Exercising Your Democratic Imagination

The Democratic Imagination

Tom Malleson, Scholar and Activist
"For hundreds of years the democratic aspiration—the aspiration to sediment the values of freedom, equality, and solidarity into institutional form—has slowly but surely expanded across the political landscape. However, in the 20th century the democratic movement crashed headlong into the locked factory gate. This is why my democratic totem is that of a worker cooperative, since the expansion of democracy into workplaces, and throughout the economy more generally, represents the next major step in the expansion of human freedom. The old fight for the franchise continues today in the form of the struggle for economic suffrage and economic citizenship."   

Neil Thomlinson, Associate Professor in the Department of Politics and Public Administration, Ryerson University
"It has become fashionable to lay blame for the perceived failings of democracy at the feet of structures, institutions, politicians, political parties, interest groups—in short, anybody but the self. This is really just a rationalisation for ignorance and, in some cases, inaction. In societies possessed of systems intended to ensure citizen control, democracy is under threat mostly because the best-educated populace in history is not engaging in rational thought or action. George Bernard Shaw had it right, when he wrote, 'If Despotism failed only for want of a capable benevolent despot, what chance has Democracy, which requires a whole population of capable voters?' (Man and Superman, 1903). Allan Gregg captures a little of the same sentiment when he blogs in 1984 in 2012: The Assault on Reason, '… in the same way that reason requires consciousness, tyranny demands ignorance.'"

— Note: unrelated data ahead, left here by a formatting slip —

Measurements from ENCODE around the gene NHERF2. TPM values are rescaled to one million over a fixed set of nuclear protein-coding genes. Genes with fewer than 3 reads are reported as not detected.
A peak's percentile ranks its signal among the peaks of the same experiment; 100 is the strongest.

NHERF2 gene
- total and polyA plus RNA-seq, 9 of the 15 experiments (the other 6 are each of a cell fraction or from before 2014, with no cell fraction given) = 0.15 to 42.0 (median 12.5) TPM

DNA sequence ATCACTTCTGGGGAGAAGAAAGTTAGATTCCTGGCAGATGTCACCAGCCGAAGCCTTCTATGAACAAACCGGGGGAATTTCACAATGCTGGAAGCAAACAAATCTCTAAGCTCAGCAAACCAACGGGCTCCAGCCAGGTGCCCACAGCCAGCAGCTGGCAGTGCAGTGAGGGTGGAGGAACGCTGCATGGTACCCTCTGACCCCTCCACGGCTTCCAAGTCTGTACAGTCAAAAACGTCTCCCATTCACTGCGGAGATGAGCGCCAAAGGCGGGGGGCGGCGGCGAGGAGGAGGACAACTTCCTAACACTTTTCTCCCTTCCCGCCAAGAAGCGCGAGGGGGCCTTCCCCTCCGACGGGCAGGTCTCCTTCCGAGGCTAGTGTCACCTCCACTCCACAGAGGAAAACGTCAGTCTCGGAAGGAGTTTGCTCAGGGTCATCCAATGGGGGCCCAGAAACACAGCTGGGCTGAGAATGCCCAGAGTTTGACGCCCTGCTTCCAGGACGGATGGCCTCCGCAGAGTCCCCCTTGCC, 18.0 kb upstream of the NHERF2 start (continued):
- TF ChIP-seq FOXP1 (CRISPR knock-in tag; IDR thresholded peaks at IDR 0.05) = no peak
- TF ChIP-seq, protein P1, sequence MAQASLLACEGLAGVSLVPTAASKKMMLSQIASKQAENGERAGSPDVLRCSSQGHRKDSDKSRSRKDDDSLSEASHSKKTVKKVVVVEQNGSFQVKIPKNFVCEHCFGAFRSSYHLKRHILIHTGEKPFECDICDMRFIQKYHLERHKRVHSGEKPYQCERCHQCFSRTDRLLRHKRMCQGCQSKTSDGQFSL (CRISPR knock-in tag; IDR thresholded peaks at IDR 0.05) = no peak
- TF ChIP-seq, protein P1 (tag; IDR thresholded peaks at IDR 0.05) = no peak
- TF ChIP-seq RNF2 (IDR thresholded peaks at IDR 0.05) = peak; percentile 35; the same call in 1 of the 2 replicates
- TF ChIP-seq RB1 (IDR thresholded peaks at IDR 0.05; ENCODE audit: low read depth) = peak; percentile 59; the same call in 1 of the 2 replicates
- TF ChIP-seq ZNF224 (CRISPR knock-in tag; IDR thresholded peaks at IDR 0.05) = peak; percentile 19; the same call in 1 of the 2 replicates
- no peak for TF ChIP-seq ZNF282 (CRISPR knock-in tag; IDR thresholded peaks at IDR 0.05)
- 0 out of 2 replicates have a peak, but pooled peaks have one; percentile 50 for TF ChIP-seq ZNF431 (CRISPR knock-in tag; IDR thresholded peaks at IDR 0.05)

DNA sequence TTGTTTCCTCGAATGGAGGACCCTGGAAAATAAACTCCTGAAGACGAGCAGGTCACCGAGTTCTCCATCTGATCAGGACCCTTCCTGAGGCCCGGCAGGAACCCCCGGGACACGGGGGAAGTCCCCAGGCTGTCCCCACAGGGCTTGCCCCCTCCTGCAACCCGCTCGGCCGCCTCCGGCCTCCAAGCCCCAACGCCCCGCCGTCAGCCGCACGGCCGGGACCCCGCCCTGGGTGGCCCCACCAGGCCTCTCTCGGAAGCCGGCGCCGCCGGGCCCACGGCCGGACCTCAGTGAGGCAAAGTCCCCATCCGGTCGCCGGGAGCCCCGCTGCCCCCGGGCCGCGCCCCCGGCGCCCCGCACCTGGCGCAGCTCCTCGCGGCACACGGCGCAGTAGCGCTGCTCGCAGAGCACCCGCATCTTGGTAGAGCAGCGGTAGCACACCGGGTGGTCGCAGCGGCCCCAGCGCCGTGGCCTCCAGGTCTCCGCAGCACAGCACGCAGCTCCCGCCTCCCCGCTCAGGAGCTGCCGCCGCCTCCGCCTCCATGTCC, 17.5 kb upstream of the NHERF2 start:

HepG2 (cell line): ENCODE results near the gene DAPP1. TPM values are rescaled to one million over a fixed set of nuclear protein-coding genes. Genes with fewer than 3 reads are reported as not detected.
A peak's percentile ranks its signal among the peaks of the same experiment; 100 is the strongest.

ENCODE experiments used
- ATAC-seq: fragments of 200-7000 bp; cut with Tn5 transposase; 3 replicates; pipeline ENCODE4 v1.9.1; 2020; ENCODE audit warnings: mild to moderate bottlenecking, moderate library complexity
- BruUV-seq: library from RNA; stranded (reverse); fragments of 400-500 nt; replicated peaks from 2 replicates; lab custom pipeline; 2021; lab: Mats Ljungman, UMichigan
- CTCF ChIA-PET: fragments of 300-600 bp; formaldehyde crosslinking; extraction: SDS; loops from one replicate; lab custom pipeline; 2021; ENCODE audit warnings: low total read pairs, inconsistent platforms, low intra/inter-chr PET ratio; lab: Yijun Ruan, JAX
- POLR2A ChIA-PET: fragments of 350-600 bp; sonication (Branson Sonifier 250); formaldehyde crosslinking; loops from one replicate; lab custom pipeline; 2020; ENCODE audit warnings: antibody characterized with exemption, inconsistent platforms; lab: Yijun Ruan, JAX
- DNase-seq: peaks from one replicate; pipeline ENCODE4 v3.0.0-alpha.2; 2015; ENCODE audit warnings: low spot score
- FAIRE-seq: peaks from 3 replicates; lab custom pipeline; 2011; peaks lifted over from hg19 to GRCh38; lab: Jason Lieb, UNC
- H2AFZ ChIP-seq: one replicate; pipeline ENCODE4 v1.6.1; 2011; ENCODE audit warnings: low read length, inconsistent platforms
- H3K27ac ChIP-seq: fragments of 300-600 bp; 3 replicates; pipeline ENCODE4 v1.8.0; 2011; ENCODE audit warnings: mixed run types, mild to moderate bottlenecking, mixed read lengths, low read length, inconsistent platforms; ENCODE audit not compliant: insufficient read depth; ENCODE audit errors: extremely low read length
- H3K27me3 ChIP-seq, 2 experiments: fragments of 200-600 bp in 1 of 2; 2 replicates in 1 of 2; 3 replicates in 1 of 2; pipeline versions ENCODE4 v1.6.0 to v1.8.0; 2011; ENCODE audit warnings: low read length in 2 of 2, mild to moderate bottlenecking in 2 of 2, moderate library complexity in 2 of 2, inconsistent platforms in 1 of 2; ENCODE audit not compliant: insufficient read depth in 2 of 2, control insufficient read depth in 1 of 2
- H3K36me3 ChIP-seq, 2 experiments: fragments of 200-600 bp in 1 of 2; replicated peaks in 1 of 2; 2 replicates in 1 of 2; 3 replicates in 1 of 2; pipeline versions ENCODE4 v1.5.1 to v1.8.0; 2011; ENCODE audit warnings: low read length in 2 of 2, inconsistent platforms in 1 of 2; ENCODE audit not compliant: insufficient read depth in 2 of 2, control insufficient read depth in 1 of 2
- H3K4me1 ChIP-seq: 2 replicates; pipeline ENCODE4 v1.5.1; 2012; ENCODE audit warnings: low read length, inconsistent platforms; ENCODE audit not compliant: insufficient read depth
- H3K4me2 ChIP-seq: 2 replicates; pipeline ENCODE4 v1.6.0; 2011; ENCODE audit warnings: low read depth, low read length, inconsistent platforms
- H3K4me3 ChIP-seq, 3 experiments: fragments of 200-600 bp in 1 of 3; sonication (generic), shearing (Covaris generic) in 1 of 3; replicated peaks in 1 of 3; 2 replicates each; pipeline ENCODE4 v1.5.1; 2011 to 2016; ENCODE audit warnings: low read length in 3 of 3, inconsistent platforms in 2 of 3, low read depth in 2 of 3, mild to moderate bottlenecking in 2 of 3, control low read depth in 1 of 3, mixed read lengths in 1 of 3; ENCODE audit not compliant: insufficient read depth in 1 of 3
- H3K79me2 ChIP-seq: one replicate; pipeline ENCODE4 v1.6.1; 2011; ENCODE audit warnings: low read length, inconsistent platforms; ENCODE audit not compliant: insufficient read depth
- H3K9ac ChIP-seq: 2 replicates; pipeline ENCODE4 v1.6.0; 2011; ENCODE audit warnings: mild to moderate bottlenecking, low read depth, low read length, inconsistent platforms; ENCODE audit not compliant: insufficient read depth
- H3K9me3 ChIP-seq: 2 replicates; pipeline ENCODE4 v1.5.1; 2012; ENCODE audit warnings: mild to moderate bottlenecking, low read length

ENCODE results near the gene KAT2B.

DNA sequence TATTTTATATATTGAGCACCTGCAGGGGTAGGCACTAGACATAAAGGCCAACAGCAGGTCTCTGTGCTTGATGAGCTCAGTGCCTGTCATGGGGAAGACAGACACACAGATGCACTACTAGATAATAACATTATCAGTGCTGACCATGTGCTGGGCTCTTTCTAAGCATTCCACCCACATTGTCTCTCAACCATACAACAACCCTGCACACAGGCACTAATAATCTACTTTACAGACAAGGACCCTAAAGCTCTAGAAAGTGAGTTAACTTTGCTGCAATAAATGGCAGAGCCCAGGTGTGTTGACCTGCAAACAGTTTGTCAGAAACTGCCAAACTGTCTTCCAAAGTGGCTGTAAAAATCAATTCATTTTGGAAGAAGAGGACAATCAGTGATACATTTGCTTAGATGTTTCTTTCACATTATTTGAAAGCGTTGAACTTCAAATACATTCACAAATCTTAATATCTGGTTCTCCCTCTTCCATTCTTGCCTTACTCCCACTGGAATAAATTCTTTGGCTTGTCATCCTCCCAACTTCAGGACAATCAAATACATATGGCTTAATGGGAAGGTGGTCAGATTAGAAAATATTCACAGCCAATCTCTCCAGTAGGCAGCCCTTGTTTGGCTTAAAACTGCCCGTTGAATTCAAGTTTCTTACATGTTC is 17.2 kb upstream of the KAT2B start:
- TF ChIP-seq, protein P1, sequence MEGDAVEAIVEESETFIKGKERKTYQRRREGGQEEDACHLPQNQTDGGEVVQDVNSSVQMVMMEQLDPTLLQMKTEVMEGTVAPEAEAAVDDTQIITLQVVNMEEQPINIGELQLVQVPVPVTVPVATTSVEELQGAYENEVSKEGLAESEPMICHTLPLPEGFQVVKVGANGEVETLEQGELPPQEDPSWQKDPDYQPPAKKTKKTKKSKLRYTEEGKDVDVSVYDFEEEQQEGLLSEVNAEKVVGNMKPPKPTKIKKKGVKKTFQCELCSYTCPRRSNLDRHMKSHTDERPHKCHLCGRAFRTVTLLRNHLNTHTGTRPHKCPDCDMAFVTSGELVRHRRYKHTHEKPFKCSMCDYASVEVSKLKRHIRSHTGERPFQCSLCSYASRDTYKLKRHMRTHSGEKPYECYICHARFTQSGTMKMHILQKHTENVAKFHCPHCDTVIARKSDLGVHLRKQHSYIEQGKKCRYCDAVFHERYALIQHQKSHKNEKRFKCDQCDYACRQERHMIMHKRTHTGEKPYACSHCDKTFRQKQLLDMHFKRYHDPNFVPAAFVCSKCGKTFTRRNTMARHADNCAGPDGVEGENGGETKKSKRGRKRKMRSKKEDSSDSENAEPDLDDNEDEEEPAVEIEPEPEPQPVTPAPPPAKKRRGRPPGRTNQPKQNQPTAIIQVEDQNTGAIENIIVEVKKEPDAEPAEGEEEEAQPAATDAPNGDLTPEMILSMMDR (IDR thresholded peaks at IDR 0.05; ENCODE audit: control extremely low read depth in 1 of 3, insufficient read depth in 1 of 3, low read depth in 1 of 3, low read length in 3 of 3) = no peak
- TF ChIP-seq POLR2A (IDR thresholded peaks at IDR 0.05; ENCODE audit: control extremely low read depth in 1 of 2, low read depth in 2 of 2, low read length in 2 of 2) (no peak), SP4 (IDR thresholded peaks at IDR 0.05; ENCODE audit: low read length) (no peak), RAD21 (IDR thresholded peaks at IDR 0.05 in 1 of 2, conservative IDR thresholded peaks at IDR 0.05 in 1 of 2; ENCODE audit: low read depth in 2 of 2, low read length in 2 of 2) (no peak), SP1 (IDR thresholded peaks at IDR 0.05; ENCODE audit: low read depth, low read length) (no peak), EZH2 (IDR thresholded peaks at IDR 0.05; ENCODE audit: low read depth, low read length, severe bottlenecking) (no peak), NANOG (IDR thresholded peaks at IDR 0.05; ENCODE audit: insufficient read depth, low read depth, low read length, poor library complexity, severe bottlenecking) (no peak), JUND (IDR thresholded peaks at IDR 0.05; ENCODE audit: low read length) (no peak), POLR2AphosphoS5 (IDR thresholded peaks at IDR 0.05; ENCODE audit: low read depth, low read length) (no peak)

Lin Abdul Rahman, MA Student, Communication and Culture, Ryerson University
"A false sense of helplessness is one of the greatest threats to democracy; far worse, in fact, than apathy. Great moments in democratic history have always occurred when citizens realize the collective power they wield in their own hands and that the power extends far beyond the ballot box. Long-standing monarchies and the most autocratic of governments have fallen when the citizenry decided to withdraw their loyalty and cooperation. It's in the nature of governments to decay and fall into oppression, regardless of whether they were voted into power or not. It is therefore the citizenry's obligation to keep the government in check and realize that the collective power to change things rests permanently within the people's grasp, ready to be used whenever the occasion calls for it."

Jo-Anne Lawless, MA Student, Wilfrid Laurier University
"Democracy, for me, is symbolized by a stick. I picture a democratic society as one in which listening plays an integral part, and this concept is embodied by the Talking Stick used by many Aboriginal cultures to designate one’s turn to speak. In my opinion, the tendency of the current Canadian government to squelch the speech of not only ordinary citizens but members of its own federal party is a significant threat to our own notions of democracy. The late Jack Layton, who was responsible for the election of the New Democratic Party to the position of Official Opposition, treated listening as one of the most vital attributes of his position. Democracy is characterized, I feel, by a respectful and thoughtful attention to the ideas of others and an equally thoughtful representation of those ideas."